If there is one concept that is always essential, it is the importance of quality leadership. There are many different expressions of leadership, all of which are necessary. Leadership of time, leadership of talent, leadership from staff as well as from volunteers. And, of course, there are leadership gifts, the foundation of a successful campaign.
Leadership gifts are very large gifts made at the outset of the campaign. Depending on the goal of the campaign, they often start at a level of $50,000 and go up from there. The old adage that “20 percent of the people contribute 80 percent of the money” relates directly to leadership gifts. Yet, I see many organizations that try to raise $2 million by asking everyone to give $5,000. Or organizations that approach their prospects in a seemingly random order, with leadership prospects mixed in with lower-level prospects. Both of these strategies downplay the importance of leadership gifts and jeopardize the success of the campaign.
Ideally, a campaign begins with a few enormous leadership gifts, raising sights and building momentum. It follows a path through more moderate major gifts to a place where you get an enormous number of smaller gifts. By the time you get to the end, everyone wants to be involved.
It is possible, however, to begin on the right track and fall prey to incorrect assumptions later on. This is best illustrated when people try to “make up” lost leadership gifts with more gifts at a lower level. This does not work, and it is a trap to be vigorously avoided.
I have seen it happen. An organization is trying to raise $4 million. They are seeking a donation of $1 million as the lead gift to the campaign. Unexpectedly, that gift comes in at $500,000 instead. Somebody says, “We’ll just have to find ten more gifts of $50,000 to make up the difference.” Unfortunately, for many reasons, that logic is flawed.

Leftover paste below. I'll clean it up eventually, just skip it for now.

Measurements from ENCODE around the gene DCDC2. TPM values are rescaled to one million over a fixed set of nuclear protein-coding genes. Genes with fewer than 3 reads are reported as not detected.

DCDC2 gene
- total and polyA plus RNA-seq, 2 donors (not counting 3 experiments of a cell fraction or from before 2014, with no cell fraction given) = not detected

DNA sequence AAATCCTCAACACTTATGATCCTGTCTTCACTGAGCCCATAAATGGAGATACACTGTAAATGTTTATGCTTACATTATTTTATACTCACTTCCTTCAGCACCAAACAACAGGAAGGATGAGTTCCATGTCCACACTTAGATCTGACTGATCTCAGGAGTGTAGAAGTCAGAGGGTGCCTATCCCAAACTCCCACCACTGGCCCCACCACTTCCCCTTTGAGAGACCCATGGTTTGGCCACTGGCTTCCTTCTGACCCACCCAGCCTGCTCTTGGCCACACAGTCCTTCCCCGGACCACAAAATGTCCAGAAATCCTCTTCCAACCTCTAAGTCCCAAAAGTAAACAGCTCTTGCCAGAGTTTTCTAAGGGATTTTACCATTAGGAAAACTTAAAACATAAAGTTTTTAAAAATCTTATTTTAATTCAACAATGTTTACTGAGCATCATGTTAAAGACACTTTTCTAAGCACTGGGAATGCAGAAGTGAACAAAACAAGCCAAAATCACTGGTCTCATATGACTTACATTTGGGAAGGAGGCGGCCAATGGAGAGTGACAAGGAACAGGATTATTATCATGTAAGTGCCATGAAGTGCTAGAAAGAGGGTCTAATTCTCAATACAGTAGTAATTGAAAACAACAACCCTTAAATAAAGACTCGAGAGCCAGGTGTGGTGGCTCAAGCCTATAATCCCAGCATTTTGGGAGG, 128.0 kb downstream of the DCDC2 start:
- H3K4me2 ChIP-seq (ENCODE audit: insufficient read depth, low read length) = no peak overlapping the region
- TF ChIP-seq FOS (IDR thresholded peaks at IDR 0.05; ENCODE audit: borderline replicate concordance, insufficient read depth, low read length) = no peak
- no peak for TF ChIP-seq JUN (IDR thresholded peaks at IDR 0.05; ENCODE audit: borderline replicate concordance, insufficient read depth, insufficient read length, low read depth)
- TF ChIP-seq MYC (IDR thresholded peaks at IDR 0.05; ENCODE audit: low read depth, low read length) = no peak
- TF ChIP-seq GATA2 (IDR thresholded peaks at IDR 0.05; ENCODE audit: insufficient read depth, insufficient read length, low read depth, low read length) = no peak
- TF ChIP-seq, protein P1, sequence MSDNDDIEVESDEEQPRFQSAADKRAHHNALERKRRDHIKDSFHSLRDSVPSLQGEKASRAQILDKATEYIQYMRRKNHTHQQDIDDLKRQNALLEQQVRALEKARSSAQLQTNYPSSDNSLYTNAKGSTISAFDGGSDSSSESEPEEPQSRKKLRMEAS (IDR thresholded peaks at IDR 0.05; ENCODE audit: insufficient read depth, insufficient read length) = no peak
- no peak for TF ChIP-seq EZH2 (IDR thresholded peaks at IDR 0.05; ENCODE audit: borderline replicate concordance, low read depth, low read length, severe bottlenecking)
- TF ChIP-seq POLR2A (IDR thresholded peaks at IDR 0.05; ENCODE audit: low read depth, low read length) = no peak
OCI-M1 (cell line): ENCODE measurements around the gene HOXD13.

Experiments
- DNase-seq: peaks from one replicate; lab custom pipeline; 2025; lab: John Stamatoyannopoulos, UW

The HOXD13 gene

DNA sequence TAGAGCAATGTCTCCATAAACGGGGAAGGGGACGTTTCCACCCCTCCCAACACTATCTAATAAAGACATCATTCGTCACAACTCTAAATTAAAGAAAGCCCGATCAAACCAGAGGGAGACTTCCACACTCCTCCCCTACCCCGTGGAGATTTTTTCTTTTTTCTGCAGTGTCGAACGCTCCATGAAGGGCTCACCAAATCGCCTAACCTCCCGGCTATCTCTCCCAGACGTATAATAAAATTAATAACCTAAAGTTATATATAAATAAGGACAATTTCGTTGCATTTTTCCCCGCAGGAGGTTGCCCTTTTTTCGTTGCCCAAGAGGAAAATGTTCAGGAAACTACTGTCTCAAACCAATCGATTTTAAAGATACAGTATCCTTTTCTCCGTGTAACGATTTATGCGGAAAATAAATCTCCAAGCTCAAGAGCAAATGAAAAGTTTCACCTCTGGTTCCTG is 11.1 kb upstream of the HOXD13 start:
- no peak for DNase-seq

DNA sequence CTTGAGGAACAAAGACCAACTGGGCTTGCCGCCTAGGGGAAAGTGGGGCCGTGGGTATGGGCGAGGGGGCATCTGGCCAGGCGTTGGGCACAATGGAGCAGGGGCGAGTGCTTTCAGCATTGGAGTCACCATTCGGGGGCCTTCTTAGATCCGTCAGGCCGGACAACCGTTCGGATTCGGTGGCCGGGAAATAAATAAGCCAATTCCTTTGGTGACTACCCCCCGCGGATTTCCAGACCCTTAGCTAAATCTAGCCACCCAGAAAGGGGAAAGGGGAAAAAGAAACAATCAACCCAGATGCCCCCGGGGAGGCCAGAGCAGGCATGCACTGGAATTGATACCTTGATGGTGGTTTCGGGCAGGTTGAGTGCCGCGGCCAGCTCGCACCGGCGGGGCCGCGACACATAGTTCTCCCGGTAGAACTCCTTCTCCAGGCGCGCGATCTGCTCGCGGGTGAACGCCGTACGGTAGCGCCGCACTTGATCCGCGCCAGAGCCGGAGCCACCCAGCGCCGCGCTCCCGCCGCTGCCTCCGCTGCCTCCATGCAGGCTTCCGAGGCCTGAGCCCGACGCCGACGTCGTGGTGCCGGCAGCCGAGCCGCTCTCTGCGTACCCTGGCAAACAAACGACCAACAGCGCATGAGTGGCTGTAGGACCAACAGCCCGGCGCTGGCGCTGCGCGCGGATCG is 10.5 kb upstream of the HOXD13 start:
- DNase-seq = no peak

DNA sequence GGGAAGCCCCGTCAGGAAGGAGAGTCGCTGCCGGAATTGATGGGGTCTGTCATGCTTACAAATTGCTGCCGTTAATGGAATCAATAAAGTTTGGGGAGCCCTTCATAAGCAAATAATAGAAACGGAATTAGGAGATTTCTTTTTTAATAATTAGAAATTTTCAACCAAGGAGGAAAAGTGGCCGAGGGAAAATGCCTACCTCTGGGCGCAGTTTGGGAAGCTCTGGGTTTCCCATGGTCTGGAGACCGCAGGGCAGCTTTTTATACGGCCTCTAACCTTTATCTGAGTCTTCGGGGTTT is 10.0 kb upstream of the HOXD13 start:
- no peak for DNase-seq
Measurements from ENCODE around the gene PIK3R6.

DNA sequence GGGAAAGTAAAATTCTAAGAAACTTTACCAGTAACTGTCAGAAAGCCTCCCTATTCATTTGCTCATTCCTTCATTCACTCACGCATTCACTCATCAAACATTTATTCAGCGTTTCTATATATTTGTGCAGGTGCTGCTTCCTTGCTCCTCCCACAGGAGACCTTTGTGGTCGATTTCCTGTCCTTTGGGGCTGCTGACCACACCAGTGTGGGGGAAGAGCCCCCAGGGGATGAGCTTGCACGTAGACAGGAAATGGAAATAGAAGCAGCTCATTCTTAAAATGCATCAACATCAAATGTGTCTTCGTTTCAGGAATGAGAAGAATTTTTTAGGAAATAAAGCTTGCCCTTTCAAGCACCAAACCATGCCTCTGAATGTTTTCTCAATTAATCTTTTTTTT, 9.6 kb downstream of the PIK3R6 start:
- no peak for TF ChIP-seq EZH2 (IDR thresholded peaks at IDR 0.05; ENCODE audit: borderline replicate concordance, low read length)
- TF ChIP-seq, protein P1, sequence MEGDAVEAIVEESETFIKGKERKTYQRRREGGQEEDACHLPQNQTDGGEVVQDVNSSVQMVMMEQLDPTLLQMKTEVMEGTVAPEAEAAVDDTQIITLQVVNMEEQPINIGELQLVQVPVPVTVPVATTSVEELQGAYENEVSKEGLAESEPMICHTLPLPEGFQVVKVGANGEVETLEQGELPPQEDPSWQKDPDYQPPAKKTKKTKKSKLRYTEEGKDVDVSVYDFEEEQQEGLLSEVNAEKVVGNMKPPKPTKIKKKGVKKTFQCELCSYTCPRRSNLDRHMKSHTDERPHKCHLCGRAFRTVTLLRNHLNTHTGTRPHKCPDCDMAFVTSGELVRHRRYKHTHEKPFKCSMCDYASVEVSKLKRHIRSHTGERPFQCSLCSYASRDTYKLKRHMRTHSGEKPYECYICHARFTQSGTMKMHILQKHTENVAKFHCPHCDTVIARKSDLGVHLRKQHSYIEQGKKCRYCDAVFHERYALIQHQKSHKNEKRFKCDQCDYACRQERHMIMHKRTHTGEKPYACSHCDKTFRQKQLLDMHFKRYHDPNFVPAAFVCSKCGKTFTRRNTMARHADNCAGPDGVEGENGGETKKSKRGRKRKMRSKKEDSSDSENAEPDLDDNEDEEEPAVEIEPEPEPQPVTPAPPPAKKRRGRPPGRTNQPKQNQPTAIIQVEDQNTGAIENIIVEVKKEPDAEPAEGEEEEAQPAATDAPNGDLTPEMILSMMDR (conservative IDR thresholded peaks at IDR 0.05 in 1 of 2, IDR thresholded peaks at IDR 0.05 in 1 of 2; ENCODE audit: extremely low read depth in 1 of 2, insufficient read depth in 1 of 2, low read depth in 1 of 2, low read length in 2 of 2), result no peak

First of all, glibly declaring your intent to get “ten more gifts at $50,000” is overly optimistic, albeit gutsy, behavior. Fifty thousand dollars is a lot of money. Lowering the scale doesn't help much, either. Trying to make it up with 100 gifts of $5,000 will cost you more in shoe leather than you will collect. The momentum of a campaign rests on getting to the goal as quickly as possible. The more prospects you have to solicit to accomplish that goal, the less momentum you build.
There is an even more flawed aspect to this “make up” strategy. Suggesting that you can get the half-million from ten other donors assumes that you have some reserve pool of prospects you have been saving for just such an eventuality, like a bullpen of relief donors. If you truly have ten people capable of giving $50,000 each, I would hope you had planned to ask them all along.
Successful campaigns are not plateaus; they are mountains. They have a peak where only a few people can stand. Those are your lead donors. If you don’t get those hardy souls who can survive at that altitude, then you will never climb the mountain. Or, you will have to set your sights on some smaller hill. The trick is to know how good your best “climbers” are and how far they can take you. Use that knowledge at the outset to decide how high a mountain you can climb. Can you reach the top of Mt. Everest (29,035 feet), or is Mt. McKinley (20,320 feet) your best hope? Decide now, as it is much better to reach the summit on McKinley than come up 9,000 feet short on Everest. Or, as I love to tell people, a home run in Fenway Park is worth more than a long fly ball in Yankee Stadium.
Every successful campaign is won with a relatively small number of very large gifts. In the campaign I am presently directing, we have a goal of $2.5 million. We have successfully raised $2 million from just 19 donors. Based on that handful of gifts, I can predict with a lot of confidence that the campaign will succeed. Now we can focus on generating a broad base of community support without having to lean on the general public for the bulk of our funds. This strategy can work for any organization and is certainly one of the secrets to fundraising success.
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